One of two Yamaha NUAGE Advanced Production DAW Systems installed in Rensselaer Polytechnic Institute’s EMPAC studios. TROY, NY—Founded in 1824, Rensselaer Polytechnic Institute (RPI) is the nation’s oldest technological research University. The private research University recently installed two Yamaha NUAGE Advanced Production DAW Systems provided by Parsons Audio LLC (Wellesley, MA).
The NUAGE systems are available to external clients, though used primarily by RPI staff and students. “We read a lot of press on the NUAGE System while researching alternatives to our recording and mix system,” states Todd Vos, audio systems lead, The Curtis R. Priem Experimental Media and Performing Arts Center (EMPAC) at RPI. “Once we determined NUAGE might be the way to go, we were given two really great demos by Parsons Audio, which closed the deal.”
Both Vos and fellow engineers Jeff Svatek and Steve Mclaughlin determined NUAGE had a tight DAW-to-control surface integration. “We were attracted to the programming flexibility of VST architecture, and were basically sick of the Digidesign workflow, exclusionary software/hardware model, master section functionality (or lack thereof), and sonic shortcomings, Vos says. It all came down to timing; we were ready to move on shortly after the NUAGE System had been released, it was garnering decent feedback from users, so we pursued it.
“NUAGE presents Nuendo to the operating engineer in a manner reminiscent of a traditional audio console,” Vos continued. “The line between controller and DAW is really blurred, this layout was incredibly attractive to us and the price point was amazing. But the biggest upside of our decision to move recording and mixing operations onto the NUAGE/Nuendo platform was the bump in fidelity. The edge of our Lawo network has these fabulous Lawo mic pres; sadly, the sonic bottleneck of the system was Pro Tools. Now that we are running Nuendo with NUAGE, I am hard-pressed to identify where things are being mutilated (negatively speaking); it was immediately apparent to us, Nuendo is just a significantly better-sounding DAW.”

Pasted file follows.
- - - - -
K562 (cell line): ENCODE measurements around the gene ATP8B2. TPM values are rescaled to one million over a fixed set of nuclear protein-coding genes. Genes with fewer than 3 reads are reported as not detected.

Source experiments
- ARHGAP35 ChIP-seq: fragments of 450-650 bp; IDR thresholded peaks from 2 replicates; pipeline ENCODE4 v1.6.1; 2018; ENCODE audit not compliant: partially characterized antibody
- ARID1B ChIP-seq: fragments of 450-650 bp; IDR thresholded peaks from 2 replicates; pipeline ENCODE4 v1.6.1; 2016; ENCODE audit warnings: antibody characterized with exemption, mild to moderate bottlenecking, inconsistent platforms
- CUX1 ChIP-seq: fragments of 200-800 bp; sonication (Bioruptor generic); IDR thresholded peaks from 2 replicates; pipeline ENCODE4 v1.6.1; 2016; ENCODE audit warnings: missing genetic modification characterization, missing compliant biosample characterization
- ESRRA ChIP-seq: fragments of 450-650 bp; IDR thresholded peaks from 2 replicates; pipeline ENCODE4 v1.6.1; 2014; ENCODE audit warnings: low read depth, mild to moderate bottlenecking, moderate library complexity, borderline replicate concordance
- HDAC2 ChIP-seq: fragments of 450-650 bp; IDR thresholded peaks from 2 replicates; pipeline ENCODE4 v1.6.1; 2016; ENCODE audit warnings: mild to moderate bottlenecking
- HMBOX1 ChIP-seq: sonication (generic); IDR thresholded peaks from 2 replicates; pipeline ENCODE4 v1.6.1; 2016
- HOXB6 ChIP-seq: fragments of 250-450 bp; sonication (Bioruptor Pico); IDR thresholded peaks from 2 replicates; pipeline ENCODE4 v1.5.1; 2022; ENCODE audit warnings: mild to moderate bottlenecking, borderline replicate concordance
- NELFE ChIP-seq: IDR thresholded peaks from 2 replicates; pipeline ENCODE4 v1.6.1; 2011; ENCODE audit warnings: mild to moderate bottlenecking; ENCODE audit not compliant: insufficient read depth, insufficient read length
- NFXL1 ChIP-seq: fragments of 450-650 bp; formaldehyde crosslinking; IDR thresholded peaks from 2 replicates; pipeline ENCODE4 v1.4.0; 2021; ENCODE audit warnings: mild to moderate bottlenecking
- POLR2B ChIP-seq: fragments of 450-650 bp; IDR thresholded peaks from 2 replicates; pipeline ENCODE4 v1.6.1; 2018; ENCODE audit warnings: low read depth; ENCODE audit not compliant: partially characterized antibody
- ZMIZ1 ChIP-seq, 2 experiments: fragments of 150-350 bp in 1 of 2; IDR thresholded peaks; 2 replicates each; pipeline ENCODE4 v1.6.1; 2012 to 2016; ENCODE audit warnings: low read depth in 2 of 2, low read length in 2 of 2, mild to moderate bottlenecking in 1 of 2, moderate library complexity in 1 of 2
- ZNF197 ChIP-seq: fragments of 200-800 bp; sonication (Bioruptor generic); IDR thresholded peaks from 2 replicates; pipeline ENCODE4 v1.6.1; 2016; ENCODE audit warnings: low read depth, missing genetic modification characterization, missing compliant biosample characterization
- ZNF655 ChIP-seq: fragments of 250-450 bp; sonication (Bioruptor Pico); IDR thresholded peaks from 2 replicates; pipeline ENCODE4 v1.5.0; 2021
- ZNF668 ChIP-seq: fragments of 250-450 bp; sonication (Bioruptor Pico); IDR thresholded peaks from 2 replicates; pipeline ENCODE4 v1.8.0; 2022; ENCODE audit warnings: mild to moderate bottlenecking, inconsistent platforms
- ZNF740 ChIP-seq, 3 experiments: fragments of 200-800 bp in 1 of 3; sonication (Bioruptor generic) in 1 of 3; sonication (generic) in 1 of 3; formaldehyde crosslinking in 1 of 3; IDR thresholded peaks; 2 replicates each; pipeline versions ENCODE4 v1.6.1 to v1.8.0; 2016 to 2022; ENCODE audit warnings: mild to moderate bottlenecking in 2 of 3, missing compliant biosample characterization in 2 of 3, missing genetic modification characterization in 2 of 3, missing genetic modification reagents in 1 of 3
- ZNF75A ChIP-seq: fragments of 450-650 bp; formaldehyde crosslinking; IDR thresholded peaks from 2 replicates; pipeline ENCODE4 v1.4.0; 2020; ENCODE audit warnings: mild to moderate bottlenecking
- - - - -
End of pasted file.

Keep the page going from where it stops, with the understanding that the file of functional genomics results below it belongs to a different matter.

The first EMPAC NUAGE System is 32-faders plus a Master section with a JL Cooper Panner. The second NUAGE System has a 16 fader unit, master section, also with a JL Cooper Panner. Both systems are connected to a large Lawo Nova 73 MADI network via PC-based DAWs running either 96 or 192 channel RME MADI cards with two UAD QUAD accelerators, SSD record drives and a Black Magic SDI link to the facility’s Harris router for post work.
While the two NUAGE Systems are used both internal and external to campus in support of all EMPAC productions, including video shoots, music production, film post, event documentation, media research, archival and restoration, Vos revealed that “a music engineering curriculum will start next fall at RPI that I imagine will be using the NUAGE production spaces as well.”
Good news started rolling in over holiday break as music magazines, radio stations, blogs, and awards organizations selected a number of albums produced at EMPAC for ‘year-end’ lists. Ben Frost’s AURORA, Vicky Chow and Tristan Perich’s Surface Image, David Brynjar Franzson’s The Negotiation of Context, and Michael Gordon’s Rushes were all commissioned by EMPAC, developed through the artist-in-residence program, and recorded either in full or in part at EMPAC. The highest honor was given to Frost, whose record was chosen as the No. 1 avant-garde album of the year by Rolling Stone.
Rensselaer Polytechnic Institute
rpi.edu Yamaha Commercial Audio Systems